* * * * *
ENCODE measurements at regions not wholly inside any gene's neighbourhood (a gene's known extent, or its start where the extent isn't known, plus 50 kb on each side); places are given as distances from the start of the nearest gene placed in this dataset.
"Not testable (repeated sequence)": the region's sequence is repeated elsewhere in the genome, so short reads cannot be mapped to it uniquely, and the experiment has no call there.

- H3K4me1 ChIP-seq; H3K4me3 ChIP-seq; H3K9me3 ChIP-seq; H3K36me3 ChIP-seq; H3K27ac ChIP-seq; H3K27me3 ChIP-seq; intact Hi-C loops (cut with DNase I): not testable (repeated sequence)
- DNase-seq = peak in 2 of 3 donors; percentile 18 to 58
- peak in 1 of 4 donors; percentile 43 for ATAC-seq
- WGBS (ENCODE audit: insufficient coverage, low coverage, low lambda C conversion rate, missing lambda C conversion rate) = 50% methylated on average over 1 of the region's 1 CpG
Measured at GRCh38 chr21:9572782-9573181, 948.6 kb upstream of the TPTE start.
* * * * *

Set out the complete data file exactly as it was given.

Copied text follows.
ENCODE measurements at regions not wholly inside any gene's neighbourhood (a gene's known extent, or its start where the extent isn't known, plus 50 kb on each side); places are given as distances from the start of the nearest gene placed in this dataset.
"Not testable (repeated sequence)": the region's sequence is repeated elsewhere in the genome, so short reads cannot be mapped to it uniquely, and the experiment has no call there.

- H3K4me1 ChIP-seq; H3K4me3 ChIP-seq; H3K9me3 ChIP-seq; H3K36me3 ChIP-seq; H3K27ac ChIP-seq; H3K27me3 ChIP-seq; intact Hi-C loops (cut with DNase I): not testable (repeated sequence)
- DNase-seq = peak in 2 of 3 donors; percentile 18 to 58
- peak in 1 of 4 donors; percentile 43 for ATAC-seq
- WGBS (ENCODE audit: insufficient coverage, low coverage, low lambda C conversion rate, missing lambda C conversion rate) = 50% methylated on average over 1 of the region's 1 CpG
Measured at GRCh38 chr21:9572782-9573181, 948.6 kb upstream of the TPTE start.